Wednesday, October 2, 2013

So Voyager has left the Solar System (and much earlier than this post thanks to a general lack of time on my part for writing).

It is an exciting time for many people, both astronomers and others, myself included.  It comes at an exciting time in science.  We are at a point where congress and NASA have the technology to fight over how best to get to Mars, and whether or not capturing an asteroid is a worthwhile endeavor for our money.  No longer are these things relegated to the realm of Science Fiction only.  We are living in a time in which the seeds of our astronomical dreams are opening up and spreading forth new possibilities for us to pursue.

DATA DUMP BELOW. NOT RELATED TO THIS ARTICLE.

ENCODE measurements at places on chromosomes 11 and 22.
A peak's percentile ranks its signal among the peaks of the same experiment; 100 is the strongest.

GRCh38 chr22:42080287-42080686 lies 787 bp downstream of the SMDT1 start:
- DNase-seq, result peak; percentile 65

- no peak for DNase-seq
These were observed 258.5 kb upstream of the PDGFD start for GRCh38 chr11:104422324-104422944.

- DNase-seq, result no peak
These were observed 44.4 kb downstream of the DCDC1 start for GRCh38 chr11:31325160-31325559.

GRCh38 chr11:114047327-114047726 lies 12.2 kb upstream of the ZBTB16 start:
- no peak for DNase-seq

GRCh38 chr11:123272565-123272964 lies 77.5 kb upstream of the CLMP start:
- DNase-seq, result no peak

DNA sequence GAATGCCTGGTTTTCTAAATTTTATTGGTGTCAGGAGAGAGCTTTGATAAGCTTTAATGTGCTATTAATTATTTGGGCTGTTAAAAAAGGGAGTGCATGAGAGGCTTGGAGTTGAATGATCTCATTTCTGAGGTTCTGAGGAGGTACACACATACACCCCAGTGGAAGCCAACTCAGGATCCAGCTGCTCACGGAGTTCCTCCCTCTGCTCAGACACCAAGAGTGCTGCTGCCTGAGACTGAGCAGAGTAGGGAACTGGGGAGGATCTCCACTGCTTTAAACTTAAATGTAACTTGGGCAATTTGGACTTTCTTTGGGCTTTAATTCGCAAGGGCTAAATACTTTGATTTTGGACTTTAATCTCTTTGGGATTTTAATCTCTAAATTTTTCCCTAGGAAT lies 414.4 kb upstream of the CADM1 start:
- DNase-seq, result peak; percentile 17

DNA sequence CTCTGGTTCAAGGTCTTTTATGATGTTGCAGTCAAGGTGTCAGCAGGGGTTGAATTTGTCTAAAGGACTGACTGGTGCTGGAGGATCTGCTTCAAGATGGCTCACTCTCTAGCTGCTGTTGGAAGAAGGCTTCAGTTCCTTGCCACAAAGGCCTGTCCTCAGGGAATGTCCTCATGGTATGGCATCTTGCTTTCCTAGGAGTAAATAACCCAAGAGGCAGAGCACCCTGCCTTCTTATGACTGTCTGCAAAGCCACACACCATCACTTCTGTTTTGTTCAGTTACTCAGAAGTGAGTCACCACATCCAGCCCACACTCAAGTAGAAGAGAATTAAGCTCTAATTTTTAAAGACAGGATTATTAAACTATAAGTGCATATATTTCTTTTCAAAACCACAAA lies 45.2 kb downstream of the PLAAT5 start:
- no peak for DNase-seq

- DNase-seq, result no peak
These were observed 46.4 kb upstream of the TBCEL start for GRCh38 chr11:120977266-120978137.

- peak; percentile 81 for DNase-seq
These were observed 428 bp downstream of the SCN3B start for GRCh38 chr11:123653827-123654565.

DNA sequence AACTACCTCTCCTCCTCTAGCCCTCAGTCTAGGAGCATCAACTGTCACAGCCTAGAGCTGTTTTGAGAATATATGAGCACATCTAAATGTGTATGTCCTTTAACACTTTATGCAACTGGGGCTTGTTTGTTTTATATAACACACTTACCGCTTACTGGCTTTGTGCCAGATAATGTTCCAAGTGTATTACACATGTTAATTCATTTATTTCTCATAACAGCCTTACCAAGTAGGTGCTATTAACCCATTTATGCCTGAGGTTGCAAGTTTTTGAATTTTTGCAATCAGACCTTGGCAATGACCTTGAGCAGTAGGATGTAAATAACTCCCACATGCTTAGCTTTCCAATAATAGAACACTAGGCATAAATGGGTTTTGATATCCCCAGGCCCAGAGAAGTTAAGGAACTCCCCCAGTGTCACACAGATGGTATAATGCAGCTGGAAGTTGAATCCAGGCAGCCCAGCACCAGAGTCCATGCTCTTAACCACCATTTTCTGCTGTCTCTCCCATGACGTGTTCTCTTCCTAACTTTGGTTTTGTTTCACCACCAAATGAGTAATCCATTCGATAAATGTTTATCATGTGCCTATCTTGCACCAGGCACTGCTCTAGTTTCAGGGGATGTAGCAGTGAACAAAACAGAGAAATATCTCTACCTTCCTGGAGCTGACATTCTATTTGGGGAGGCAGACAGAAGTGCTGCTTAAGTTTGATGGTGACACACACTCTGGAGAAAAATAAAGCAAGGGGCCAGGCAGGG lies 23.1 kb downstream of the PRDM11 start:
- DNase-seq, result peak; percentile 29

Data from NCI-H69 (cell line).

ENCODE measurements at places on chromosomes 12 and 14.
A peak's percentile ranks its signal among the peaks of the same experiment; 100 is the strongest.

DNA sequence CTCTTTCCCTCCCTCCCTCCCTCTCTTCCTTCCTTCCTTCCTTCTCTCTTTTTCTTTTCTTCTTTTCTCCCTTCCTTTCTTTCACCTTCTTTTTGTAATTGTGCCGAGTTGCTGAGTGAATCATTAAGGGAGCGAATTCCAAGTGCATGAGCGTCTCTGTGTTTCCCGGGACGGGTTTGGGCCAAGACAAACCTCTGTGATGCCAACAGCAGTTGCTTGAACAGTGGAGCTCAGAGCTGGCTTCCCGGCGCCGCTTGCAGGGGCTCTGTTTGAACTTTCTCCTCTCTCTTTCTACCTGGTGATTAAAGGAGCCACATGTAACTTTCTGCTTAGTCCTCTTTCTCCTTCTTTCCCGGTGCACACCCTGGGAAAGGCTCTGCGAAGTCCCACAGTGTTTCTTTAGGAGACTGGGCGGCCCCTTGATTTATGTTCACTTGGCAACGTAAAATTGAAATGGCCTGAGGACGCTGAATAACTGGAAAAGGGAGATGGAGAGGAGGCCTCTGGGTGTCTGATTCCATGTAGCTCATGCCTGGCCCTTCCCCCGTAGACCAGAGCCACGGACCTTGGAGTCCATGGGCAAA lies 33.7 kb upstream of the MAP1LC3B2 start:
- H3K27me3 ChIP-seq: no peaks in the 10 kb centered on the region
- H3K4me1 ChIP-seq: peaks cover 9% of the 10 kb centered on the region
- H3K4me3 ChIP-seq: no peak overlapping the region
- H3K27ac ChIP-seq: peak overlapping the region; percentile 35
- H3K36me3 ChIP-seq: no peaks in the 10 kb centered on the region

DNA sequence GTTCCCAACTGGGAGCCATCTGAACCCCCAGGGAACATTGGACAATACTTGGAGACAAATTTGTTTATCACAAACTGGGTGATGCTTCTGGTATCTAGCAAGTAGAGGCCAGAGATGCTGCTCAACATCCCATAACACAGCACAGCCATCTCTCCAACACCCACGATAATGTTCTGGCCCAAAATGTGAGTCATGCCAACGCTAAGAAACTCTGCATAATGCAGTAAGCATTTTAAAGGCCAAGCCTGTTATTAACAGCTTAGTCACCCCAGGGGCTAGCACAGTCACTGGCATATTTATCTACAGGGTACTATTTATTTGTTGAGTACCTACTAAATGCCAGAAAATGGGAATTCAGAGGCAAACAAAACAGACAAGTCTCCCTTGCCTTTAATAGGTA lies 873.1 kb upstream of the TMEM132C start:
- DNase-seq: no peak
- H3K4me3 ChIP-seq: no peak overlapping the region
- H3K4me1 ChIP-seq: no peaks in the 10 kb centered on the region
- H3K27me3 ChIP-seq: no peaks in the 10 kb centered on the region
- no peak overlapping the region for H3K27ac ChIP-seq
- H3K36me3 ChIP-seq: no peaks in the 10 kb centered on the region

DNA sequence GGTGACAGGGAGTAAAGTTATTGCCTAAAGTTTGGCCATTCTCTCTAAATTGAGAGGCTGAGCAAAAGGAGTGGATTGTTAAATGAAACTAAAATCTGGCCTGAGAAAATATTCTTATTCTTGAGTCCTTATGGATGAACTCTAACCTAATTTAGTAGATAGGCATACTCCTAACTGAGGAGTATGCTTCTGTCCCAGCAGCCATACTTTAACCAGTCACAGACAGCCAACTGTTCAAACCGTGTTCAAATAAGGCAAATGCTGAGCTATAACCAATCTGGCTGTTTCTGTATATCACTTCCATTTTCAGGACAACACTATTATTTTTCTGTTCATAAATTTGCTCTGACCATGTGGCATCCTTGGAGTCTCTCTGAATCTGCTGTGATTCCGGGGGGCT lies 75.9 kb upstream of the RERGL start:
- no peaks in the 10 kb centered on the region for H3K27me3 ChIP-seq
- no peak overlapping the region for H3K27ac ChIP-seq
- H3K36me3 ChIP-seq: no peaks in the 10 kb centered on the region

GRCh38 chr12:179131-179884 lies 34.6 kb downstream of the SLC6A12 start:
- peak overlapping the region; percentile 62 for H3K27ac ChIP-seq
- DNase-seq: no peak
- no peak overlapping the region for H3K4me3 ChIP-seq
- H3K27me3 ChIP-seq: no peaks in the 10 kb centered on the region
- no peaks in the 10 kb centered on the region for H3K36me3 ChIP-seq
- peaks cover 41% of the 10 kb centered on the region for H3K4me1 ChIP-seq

picture of Voyager:

 Voyager's exit from our solar system is a big step forward for us.  It is the first man-made object to do so.  Many of us hope this will on day be followed by more probes and eventually my mankind.  The event brings a sense of adventure that is badly needed in a time when it seems that most technological progress is being made on cell phones and tablet computers.  I should be swept up in those feelings, and part of me is, but part of me just feels sad for Voyager.  It is a lifeless machine with no need for companionship, but I can't help but impose my own feelings onto it.  It will never return home.  By 2025, it's power will fail and if will float on quietly.  In about 40,000 years it will pass by another star - Gleise 445.  But even that star will remain far to the side of it's path.  I'm not sure when, if ever, Voyager will enter another solar system, but I know the time scale is too large to really bother worrying about.